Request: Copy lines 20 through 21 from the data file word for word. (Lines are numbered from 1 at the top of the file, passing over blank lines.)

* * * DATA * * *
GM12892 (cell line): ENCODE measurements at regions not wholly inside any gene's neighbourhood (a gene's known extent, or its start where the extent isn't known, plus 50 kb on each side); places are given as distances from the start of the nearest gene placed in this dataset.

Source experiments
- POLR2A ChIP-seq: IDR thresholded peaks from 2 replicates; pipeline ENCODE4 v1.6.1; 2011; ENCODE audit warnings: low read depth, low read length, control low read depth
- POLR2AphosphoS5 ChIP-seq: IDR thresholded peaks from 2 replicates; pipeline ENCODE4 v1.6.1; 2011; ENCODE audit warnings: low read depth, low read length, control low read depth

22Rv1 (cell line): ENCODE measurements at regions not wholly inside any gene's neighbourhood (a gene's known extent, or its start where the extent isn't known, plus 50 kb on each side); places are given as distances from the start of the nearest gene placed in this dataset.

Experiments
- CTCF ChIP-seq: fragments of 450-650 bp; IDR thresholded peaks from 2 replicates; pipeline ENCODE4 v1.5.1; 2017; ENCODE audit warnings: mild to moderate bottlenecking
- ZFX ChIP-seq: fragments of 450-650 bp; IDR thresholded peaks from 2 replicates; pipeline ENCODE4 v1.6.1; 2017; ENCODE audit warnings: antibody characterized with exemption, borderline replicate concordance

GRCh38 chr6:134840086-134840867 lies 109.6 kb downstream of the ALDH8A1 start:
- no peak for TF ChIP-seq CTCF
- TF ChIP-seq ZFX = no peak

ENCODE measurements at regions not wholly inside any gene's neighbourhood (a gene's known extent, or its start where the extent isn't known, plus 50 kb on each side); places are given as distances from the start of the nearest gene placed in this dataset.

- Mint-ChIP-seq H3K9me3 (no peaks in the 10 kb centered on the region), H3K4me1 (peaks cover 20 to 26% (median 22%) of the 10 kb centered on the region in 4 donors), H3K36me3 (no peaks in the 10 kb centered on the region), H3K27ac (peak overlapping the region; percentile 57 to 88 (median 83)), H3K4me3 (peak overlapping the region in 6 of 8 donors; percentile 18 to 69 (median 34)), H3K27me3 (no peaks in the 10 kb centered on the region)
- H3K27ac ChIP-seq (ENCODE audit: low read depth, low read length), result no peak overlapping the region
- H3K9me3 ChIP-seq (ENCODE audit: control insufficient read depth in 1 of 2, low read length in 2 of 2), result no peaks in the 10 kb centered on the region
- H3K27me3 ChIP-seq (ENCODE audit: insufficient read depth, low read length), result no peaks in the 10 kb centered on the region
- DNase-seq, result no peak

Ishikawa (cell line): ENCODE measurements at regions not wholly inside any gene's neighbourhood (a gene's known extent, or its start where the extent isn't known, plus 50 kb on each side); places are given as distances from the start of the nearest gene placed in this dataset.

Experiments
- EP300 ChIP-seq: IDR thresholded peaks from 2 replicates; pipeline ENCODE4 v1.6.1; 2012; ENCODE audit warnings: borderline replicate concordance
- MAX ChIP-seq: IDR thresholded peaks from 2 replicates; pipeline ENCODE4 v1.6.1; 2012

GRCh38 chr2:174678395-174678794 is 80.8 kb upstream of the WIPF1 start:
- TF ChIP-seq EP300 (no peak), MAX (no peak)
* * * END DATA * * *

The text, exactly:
- EP300 ChIP-seq: IDR thresholded peaks from 2 replicates; pipeline ENCODE4 v1.6.1; 2012; ENCODE audit warnings: borderline replicate concordance
- MAX ChIP-seq: IDR thresholded peaks from 2 replicates; pipeline ENCODE4 v1.6.1; 2012